If you’re a landlord, you know there are some drawbacks to the business, like tenants who don’t pay rent on time, problems with noise and tenants who don’t take proper care of your property. It’s true that at times, your phone rings late at night with tenants’ plumbing and heating emergencies. And it’s true that some tenants must be evicted, which can cost you a bundle of time and money.
All of these problems will probably occur to most landlords at some point. But what could make each of these tenant problems worse? If they were happening in the same building in which you live! Messy, noisy tenants are one thing, but when they live next door, it’s a bigger nightmare. Tenants who constantly pay rent late are even harder to be nice to when they live downstairs from you.
Having tenants for neighbors can be unpleasant, but for many landlords, it’s a way of life. When you own a multi-unit building and have to live somewhere, why not live in your own property?
Here are some pros and cons of being a live-in landlord:
- You can keep an eye on tenant behavior, and put a stop to things like criminal activity, a business running out of the unit, or actions that are in violation of the lease.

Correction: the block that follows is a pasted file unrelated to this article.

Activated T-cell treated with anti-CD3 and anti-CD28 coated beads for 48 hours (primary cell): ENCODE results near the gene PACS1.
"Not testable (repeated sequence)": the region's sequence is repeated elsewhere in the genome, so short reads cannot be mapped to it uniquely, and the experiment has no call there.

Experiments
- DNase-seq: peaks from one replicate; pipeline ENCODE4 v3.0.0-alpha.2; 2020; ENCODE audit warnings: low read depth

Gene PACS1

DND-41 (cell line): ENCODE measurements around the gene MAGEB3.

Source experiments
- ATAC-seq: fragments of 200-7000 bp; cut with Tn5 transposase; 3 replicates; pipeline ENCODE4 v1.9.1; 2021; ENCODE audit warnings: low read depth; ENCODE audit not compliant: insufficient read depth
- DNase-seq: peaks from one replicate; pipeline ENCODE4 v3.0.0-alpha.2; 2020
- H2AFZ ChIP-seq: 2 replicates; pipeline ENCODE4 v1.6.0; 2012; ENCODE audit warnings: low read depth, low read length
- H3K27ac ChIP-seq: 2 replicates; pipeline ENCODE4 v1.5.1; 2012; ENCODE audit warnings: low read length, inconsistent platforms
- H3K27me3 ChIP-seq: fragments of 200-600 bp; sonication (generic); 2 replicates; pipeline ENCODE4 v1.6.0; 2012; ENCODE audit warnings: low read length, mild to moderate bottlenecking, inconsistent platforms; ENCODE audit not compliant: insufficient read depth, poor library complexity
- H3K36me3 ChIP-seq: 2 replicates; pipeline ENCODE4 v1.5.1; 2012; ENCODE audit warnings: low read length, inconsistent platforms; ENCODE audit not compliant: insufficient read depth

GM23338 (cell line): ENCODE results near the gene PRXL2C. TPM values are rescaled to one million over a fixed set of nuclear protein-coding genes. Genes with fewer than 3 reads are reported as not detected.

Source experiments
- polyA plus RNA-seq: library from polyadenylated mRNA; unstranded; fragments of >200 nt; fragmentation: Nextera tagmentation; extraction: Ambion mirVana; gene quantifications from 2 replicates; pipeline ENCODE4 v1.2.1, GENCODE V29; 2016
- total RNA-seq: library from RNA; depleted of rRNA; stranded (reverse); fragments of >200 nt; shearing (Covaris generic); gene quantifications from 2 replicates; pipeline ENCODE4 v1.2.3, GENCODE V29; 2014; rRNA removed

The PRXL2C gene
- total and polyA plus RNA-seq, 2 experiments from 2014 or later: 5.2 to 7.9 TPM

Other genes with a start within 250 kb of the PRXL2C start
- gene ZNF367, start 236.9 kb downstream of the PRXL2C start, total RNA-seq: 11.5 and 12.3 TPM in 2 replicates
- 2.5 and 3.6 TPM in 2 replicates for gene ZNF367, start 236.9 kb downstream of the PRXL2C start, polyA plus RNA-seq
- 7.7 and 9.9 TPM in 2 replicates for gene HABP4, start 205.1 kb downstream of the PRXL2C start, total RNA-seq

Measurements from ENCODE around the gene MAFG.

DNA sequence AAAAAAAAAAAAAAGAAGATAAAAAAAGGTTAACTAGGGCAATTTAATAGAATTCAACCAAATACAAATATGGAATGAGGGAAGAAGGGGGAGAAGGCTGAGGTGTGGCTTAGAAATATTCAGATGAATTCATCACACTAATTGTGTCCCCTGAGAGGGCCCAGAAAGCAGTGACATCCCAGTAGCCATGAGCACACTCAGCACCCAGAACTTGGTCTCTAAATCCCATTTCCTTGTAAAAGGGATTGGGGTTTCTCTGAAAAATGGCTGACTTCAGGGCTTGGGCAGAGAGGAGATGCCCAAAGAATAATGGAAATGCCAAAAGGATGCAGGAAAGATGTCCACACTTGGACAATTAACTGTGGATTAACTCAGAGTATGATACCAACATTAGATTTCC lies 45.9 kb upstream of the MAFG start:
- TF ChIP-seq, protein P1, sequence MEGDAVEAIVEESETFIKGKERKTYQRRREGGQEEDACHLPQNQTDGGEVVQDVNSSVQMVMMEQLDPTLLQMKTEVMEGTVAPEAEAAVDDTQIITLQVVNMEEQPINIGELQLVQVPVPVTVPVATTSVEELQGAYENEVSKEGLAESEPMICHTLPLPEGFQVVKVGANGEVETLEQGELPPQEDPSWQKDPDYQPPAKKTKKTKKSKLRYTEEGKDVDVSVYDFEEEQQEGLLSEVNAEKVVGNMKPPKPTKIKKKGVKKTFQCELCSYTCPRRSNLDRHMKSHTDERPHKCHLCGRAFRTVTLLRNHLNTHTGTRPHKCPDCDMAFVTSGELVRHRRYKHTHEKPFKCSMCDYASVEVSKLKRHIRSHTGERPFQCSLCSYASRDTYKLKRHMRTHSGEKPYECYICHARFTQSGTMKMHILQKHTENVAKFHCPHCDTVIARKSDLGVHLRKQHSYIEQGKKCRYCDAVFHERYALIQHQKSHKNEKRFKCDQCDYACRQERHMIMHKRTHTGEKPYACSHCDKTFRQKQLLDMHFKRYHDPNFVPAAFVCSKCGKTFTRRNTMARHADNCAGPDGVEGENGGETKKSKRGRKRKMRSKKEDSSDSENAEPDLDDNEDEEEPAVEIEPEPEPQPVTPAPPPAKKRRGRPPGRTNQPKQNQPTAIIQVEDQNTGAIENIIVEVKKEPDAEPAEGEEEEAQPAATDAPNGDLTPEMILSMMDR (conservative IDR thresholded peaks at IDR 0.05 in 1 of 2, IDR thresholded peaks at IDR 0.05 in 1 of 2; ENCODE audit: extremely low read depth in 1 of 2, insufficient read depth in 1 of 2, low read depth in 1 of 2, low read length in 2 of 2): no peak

- If the property needs any exterior repairs, you’ll know immediately.
- Undesirable tenants may keep looking when they hear you live in the building.
- You’ll care more about the property and take better care of it.
- Your tenants are not far away when it’s time to collect rent—and they can’t hide from you.
- Communication might be easier when you see your tenants on a regular basis.
- You can take advantage of owner-occupied mortgages, insurance policies, etc.
- You can subsidize your own housing costs.
- Tenants might knock on your door at all hours to complain or report a problem.
- Noisy tenants will affect your peace and quiet.
- It’s harder to live next to a tenant with whom you have issues.
- If a tenant locks him or herself out, they’ll be knocking on your door.
- Shared areas might not be maintained to your liking.
- Not all expenses are tax deductible.*
Live-in landlord situations can be successful, if both parties work toward it. Be sure to keep the communication flowing, respect your tenants’ privacy and address little issues before they become big problems.
This article was written by Teresa and originally published on tenantscreeningblog